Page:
Really? Just blame the workers? I'm not so convinced.
To begin with, LSU is part of the "Land Grant University System," which receives millions of dollars for agricultural research from the pro-agribusiness USDA and from agribusiness itself. Moreover, the study was "limited in geographical region, survey period and sample size," the authors said. "Further studies at the farm and retail levels involving larger sample sizes over time are needed."
But looking at it from a human health point of view, does it really matter where the MRSA came from? It's there, and the government is doing nothing to stop it.
So why all the fury over salmonella in eggs, but no recalls of meat with MRSA?
I asked that question of the FDA: They don't regulate meat, they said, I should ask the USDA. I asked the USDA -- repeatedly -- and they never got back to me. Then I wrote to the National Pork Producers Council, and they referred me to a study out of Canada.
The MRSA rates in Canadian retail meat were quite high: 13 percent of the pork chops (nearly 1-in-7) and 6.3 percent of the ground pork was contaminated, along with 5.6 percent of the beef and 1.2 percent of the chicken.
But like the LSU study, this paper also found only human-related bacteria in the meat, and not the livestock associated strain. "If MRSA in meat is a direct reflection of MRSA in food animals, frequent isolation of (livestock-associated) strains would be expected," the Canadian study said.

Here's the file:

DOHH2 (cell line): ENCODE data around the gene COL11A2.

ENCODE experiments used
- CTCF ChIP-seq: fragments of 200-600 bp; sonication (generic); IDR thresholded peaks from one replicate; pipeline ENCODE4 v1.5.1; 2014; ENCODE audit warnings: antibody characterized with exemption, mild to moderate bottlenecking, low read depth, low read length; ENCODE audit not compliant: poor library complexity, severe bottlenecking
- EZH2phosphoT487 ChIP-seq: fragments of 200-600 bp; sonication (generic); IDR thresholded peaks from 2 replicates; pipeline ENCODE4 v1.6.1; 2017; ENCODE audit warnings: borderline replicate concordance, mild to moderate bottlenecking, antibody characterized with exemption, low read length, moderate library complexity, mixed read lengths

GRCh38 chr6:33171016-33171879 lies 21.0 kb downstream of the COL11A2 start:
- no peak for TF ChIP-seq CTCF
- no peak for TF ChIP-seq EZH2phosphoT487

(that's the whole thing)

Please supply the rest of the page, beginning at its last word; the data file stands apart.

Again, workers, and not factory farm animals, were likely to blame, this study asserted: "The potential role of slaughterhouse and food-processing personnel, and the food processing environment require consideration."
It was funded in part by the (U.S.) National Pork Board.
Meanwhile, the authors wrote that bacteria counts were generally low, though they added that, "while low levels may be less concerning, they should not be dismissed." The risk from eating contaminated meat was also low, "although it is plausible that ingestion could result in gastrointestinal colonization and the potential for subsequent infection or transmission." Moreover, touching one's nose after handling the meat "could plausibly result in nasal colonization," and contact with skin sores "could potentially result in infection."
MRSA is not always serious. A healthy person can be infected without showing symptoms, which usually appear as small pimple-like bumps that become painful, pus-filled boils. Most cases remain on the skin and respond to treatment. But nastier strains are evolving; they are more invasive, rapidly infect organs, and can induce system-wide sepsis, toxic shock and "flesh-eating" pneumonia.
So why shouldn't contaminated meat be recalled? I wrote again to the pork producers' council for further comment, and here is what I was told:
You have the study, which should answer your questions. And while your questions may be simple, the answers are not. Besides, you have an agenda. I thought your name was familiar; I read your book.
Director of Communications
National Pork Producers Council
He's right, I do have an agenda. My agenda is that consumers should not have to worry about bringing home any food contaminated with a drug-resistant superbug that could possibly result in system-wide sepsis, toxic shock and flesh-eating pneumonia.
David Kirby is author of "Animal Factory, the Looming Threat of Industrial Pig, Dairy and Poultry Farms to Humans and the Environment." (St. Martin's Press)